In this fascinating consideration of the Allied war effort, historian Richard Overy answers one of the great questions of the 20th century. What led to the unmistakable Allied victory, when in the early stages of World War II, the balance of power so strongly favored the Axis? Searching for a compelling explanation, the author explores decisive military campaigns: struggles along the eastern front, the battles for the seas, the war in the air above, and the massive amphibious assault on Europe. He also considers key elements underlying victory, such as the quality of both political and military leadership, the pursuit of industrial strength, and the all important determination to win. A professor of modern history in London, Richard Overy clearly demonstrates that not one of these factors alone could make the outcome inevitable-only their compounded effect could bring victory. This multi-faceted look at the war that shaped the modern world becomes accessible with Nelson Runger's thoughtful performance-and you'll realize how hard-won the Allied victory truly was.
This title is part of (or scheduled to be part of) the following subscriptions:
Click the Download button to download a copy of the MARC file.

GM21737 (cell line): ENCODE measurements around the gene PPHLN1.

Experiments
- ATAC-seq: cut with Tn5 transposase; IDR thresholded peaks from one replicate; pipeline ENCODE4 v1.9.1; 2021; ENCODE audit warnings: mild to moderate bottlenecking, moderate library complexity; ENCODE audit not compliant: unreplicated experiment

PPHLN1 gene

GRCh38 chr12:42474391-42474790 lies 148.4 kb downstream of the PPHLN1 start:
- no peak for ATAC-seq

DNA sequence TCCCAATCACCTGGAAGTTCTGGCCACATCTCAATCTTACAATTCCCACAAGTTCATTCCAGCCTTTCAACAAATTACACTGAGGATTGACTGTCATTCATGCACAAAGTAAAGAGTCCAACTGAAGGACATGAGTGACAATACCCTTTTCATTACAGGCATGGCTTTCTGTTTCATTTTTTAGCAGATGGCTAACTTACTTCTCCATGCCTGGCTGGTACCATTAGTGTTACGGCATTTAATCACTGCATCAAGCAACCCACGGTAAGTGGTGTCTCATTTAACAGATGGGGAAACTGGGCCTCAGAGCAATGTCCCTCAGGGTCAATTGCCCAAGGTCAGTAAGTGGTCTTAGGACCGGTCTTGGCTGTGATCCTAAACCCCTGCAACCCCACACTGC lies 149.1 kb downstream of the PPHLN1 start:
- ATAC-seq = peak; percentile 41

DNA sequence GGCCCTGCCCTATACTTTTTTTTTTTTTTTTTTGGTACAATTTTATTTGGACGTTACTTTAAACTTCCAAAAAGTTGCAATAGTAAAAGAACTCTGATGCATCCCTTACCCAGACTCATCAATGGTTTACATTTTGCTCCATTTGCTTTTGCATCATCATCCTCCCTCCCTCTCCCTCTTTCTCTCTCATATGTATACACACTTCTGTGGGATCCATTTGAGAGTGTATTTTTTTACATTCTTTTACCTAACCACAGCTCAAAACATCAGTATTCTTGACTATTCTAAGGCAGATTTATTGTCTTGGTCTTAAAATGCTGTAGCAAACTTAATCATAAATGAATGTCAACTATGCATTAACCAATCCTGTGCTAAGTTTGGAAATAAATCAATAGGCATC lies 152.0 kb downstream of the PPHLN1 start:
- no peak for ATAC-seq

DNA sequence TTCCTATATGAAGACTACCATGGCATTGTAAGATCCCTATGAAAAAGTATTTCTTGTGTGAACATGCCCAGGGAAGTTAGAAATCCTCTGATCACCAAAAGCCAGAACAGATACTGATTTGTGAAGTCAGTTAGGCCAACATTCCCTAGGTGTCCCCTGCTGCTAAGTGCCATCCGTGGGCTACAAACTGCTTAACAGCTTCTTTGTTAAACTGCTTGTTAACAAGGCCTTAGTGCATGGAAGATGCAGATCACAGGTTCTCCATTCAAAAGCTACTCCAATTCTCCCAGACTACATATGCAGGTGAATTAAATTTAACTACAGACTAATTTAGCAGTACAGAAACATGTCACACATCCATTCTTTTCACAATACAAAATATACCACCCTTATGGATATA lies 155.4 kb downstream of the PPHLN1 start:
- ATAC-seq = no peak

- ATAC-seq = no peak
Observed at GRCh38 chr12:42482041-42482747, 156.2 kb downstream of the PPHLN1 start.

Enter your FTP details below to send the MARC export file via FTP.
by Richard E. Rubenstein
by Richard Norton Smith
by James L. Stokesbury
by Stephen W. Sears
by Richard Overy
by Donald McCaig
by Og Mandino
by Piers Brendon
by Jean Strouse
by Tad Szulc
by John McPhee
"This incisive look at the war effort of ALL of the major allies gives one a deeper appreciation of the effort put forth to defeat the Axis powers. Most of the work concentrates on the war against Germany; one is struck by the contrast between the strategies of the two sides. Major revelations include the inefficiency of the Nazis, as well as the wonderful staff work done by the Soviets later in the war. The only major blemish is wrongfully giving Eisenhower's birthplace as Abilene, Kansas. Runger's reading is a well-paced and lucid performance that is a wonderful match of text and reader. One is quickly brought into this fascinating work, and Runger maintains the interest throughout. M.T.F. (c) AudioFile 2000, Portland, Maine"
Sign up for our email newsletter